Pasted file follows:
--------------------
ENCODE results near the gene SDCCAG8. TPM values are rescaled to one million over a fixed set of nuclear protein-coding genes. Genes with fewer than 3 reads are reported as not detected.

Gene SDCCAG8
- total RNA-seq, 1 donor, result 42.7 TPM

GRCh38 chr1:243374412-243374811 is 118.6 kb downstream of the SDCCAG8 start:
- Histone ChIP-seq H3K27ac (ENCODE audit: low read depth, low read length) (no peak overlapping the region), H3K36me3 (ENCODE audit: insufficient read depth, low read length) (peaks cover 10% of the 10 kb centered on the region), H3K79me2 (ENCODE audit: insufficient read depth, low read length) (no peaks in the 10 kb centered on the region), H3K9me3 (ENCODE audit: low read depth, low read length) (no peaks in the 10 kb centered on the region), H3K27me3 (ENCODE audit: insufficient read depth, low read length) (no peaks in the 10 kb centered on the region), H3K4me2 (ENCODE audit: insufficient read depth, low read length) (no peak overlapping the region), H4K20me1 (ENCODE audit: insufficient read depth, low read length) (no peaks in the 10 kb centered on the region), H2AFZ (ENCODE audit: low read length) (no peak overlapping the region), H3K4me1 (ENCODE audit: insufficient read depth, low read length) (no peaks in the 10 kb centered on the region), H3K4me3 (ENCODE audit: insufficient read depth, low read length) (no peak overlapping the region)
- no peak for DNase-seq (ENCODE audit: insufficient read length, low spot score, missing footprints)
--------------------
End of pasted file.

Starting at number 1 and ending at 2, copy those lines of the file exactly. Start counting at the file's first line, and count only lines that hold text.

ENCODE results near the gene SDCCAG8. TPM values are rescaled to one million over a fixed set of nuclear protein-coding genes. Genes with fewer than 3 reads are reported as not detected.

Gene SDCCAG8